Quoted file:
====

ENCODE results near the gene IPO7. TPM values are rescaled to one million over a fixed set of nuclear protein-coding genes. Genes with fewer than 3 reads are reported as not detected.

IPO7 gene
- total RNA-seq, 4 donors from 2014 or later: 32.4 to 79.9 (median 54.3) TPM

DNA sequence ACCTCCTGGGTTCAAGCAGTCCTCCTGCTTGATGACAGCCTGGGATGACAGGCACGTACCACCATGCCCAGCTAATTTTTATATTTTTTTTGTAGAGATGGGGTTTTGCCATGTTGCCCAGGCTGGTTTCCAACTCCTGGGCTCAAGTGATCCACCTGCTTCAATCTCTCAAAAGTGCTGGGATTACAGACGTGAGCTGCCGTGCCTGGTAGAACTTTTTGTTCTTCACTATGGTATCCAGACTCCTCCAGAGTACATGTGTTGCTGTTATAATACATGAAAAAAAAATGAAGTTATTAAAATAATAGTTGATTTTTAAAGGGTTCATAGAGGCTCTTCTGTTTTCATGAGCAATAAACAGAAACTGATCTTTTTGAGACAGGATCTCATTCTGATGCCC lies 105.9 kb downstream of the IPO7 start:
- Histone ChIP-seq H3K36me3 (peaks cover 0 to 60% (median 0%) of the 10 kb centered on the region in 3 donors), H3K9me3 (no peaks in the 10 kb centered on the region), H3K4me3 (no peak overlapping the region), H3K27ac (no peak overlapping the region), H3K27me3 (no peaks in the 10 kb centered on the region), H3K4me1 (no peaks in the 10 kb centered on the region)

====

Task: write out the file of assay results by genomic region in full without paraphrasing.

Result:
ENCODE results near the gene IPO7. TPM values are rescaled to one million over a fixed set of nuclear protein-coding genes. Genes with fewer than 3 reads are reported as not detected.

IPO7 gene
- total RNA-seq, 4 donors from 2014 or later: 32.4 to 79.9 (median 54.3) TPM

DNA sequence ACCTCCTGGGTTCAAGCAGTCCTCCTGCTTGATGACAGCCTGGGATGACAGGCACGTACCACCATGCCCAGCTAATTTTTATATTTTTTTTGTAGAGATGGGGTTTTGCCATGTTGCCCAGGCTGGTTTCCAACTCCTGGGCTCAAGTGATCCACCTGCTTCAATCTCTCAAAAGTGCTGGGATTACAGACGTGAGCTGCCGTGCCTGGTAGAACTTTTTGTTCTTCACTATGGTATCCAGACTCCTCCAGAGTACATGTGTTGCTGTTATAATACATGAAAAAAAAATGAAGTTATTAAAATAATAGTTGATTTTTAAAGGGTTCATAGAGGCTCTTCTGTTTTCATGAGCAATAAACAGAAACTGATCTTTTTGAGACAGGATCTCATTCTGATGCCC lies 105.9 kb downstream of the IPO7 start:
- Histone ChIP-seq H3K36me3 (peaks cover 0 to 60% (median 0%) of the 10 kb centered on the region in 3 donors), H3K9me3 (no peaks in the 10 kb centered on the region), H3K4me3 (no peak overlapping the region), H3K27ac (no peak overlapping the region), H3K27me3 (no peaks in the 10 kb centered on the region), H3K4me1 (no peaks in the 10 kb centered on the region)